– Transparency Guyana on exclusion of Carter Center
The Transparency Institute Guyana Inc. (TIGI) is of the view that Government only requires foreign intervention into Guyana’s affairs when the need suits them. This was in response to the government’s exclusion of the Carter Center Observer Mission from the ongoing National Recount.
In a letter, TIGI stated that the question as to whether the Carter Center should have been allowed to witness the recount process relates to a bigger problem of “constitutional breaches”.
“We refer you to a report in KN of March 13, 2019 whose title says it all: ‘Our politicians only want to obey the law and the Constitution when it suits them’.”
The same, according to the Transparency Institute, applies to the Carter Center situation.
“They only want the Carter Centre to visit and in general, want the attention of foreigners in our affairs when it suits them,” the released noted.
The Carter Center’s exclusion from the National Recount of ballots cast at the March 2, 2020 polls received widespread attention after several requests made for permission to enter Guyana was denied on three consecutive occasions.
On the third occasion, it was confirmed that the President himself denied the request by the observer mission for permission, citing the novel coronavirus (COVID-19) pandemic precuations.
Before that, the Carter Center had applied for permission from the government through the Ministry of Foreign Affairs and the National COVID-19 Task Force (NCTF). The first occasion in late April, was not responded to prompting a second appeal from the US Ambassador, Sarah Ann Lynch on May 6. This application was also denied.
The Foreign Affairs Minister in responding to the US Ambassador’s application cited the travel restrictions due to the COVID-19 lockdown as one of the underlying reasons why it was denied. She also stated that there is the three-member high-level scrutinizing team which was nominated by the Caribbean Community (CARICOM) currently monitoring the elections, hinting that no other observer mission would be needed.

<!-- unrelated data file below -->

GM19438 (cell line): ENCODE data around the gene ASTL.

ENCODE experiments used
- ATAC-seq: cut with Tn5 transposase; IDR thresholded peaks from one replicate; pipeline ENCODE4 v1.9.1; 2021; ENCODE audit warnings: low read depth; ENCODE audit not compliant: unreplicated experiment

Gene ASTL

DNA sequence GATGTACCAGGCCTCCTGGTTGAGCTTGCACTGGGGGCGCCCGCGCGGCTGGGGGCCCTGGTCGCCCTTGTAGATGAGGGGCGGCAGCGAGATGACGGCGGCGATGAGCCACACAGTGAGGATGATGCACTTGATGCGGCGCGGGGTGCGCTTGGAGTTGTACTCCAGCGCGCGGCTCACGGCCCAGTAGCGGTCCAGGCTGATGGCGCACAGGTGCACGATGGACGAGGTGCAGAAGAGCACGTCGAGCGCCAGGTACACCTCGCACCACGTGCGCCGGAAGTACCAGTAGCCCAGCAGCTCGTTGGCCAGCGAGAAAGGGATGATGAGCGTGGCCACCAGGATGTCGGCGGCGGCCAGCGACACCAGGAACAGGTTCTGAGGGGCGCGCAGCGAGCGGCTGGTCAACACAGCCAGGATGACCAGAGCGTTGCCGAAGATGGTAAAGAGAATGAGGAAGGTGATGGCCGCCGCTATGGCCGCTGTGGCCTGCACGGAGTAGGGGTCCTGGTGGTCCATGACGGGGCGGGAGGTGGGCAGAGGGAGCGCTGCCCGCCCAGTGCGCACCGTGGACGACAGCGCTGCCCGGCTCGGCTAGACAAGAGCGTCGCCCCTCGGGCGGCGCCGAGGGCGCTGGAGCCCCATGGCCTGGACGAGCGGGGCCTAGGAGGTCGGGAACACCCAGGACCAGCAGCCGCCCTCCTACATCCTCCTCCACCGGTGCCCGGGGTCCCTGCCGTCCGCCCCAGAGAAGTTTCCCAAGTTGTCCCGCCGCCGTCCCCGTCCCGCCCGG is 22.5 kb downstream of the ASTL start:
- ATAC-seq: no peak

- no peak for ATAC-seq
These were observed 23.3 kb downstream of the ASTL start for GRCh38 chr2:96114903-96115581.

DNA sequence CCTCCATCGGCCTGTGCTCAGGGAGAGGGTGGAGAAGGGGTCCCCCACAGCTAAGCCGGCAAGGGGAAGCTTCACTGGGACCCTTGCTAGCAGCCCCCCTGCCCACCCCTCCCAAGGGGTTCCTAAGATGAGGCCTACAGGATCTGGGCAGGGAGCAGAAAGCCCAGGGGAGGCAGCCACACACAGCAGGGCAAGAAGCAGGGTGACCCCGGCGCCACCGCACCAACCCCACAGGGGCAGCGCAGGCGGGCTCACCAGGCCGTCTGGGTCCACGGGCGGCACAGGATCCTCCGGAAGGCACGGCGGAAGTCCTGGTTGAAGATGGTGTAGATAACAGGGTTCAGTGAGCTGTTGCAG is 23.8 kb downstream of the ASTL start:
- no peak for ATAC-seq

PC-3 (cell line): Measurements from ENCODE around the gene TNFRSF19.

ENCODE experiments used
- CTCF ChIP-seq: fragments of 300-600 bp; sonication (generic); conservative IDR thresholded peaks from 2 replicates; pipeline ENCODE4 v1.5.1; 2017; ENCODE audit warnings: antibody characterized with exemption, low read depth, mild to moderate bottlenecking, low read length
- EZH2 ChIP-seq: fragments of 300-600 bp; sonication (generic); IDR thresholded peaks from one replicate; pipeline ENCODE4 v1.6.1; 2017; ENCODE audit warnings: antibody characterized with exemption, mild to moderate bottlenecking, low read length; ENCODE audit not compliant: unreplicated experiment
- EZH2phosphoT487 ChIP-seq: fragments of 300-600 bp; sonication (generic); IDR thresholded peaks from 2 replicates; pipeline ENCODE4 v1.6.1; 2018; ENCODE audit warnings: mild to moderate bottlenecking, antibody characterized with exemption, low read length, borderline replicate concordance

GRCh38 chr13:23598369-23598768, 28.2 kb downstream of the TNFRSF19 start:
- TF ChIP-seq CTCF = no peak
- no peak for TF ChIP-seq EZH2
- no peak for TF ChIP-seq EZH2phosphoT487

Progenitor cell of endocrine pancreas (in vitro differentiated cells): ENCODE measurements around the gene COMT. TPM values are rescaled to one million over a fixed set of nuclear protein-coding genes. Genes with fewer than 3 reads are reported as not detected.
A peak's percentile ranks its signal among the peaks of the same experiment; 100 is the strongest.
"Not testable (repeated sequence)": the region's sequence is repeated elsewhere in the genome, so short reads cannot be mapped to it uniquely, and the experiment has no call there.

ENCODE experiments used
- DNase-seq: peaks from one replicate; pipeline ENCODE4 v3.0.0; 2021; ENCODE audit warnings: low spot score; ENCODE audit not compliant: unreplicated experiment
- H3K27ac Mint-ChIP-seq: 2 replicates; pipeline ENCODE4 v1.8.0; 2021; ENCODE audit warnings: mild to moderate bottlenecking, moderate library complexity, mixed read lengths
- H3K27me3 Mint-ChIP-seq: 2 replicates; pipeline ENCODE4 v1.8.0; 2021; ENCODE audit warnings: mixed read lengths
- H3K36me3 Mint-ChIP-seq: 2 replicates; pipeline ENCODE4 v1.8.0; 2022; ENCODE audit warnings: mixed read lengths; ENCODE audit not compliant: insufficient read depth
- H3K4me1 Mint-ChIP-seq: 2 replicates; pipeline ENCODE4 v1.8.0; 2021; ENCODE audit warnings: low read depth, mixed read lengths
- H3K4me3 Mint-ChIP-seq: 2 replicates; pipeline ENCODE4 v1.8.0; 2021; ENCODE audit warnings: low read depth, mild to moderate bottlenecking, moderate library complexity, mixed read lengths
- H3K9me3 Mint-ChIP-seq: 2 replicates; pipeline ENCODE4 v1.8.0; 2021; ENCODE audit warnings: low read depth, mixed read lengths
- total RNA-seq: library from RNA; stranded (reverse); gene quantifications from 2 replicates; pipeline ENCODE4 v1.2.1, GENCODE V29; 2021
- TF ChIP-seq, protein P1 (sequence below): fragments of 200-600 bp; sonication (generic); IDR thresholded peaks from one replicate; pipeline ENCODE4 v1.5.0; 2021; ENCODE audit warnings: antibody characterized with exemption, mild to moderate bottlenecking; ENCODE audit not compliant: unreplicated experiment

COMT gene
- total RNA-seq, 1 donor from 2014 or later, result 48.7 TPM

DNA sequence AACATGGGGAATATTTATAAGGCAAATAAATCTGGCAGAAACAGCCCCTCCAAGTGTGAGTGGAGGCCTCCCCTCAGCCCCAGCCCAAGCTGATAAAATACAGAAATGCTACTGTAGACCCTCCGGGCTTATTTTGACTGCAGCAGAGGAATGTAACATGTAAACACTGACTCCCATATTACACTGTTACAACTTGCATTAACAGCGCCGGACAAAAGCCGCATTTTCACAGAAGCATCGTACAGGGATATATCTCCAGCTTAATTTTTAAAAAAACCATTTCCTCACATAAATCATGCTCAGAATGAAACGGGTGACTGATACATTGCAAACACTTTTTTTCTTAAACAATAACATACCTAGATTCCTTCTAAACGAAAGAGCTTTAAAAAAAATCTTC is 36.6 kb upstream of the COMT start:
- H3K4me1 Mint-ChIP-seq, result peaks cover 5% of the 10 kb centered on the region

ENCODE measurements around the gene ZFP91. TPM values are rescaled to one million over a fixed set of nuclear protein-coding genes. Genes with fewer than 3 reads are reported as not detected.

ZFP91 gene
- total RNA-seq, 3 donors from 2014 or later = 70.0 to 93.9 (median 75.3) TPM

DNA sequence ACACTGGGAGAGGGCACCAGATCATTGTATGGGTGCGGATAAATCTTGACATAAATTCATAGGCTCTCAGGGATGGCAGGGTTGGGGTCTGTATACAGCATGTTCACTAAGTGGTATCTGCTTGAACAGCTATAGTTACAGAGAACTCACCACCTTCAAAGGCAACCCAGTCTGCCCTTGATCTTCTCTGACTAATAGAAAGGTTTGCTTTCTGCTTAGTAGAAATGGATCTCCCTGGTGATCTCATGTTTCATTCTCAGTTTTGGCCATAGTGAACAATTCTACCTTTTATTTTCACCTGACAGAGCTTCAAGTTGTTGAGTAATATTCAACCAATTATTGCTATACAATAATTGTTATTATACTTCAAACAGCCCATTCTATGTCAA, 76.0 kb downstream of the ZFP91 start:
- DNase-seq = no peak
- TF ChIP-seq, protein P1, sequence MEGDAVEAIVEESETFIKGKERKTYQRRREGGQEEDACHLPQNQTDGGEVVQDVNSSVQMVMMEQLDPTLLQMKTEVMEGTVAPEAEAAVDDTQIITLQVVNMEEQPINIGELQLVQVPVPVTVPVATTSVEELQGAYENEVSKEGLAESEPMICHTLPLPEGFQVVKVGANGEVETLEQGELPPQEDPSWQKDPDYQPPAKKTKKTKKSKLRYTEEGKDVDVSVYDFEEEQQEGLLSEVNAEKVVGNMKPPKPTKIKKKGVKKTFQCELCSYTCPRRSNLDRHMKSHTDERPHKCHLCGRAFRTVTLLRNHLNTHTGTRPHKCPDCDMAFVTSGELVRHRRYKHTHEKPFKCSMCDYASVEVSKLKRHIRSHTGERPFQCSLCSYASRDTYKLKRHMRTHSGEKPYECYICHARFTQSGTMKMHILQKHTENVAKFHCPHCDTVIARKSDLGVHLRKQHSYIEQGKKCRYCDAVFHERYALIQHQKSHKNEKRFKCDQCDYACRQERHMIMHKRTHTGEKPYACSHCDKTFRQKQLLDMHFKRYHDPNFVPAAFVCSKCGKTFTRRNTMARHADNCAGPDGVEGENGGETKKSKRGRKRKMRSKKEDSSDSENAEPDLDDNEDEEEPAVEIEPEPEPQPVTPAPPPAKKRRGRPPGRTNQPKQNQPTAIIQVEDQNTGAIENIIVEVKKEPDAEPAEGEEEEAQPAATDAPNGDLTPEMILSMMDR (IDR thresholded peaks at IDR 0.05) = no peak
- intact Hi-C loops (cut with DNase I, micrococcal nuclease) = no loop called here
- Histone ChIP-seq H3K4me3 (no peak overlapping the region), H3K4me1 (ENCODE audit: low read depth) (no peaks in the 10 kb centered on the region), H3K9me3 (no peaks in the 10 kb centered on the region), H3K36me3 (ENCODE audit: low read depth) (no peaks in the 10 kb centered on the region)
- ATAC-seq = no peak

A host of stakeholders had advocated for the Carter Center’s return including the agents of several foreign governments and international organizations including: Assistant Secretary for the US Department of State’s Bureau of Western Hemisphere Affairs, Michael Kozak; Organisation for American States (OAS) Secretary for Strengthening Democracy, Francisco Guerrero; United Nations Representative in Guyana, Mikiko Tanaka; European Union Ambassador, Fernando Ponz Canto; and Guyana’s Canadian High Commissioner Lilian Chatterjee along with the Opposition People’s Progressive Party (PPP), smaller political parties and local observer missions in Guyana.
Advocacy also emerged from a group of bipartisan US Congressional representatives released a public statement lobbying for their return.
In a joint statement, Reps. Albio Sires (D-NJ), Gregory W. Meeks (D-NY), Sanford Bishop (D-GA), Francis Rooney (R-FL), Jeff Duncan (R-SC), and Jennifer González-Colón (R-PR) had said that while they appreciate the recount and the role of the Caribbean Community (CARICOM) in the process, they still want the Carter Center and International Republican Institute (IRI) back in Guyana.
It was this request that was denied by the President himself.
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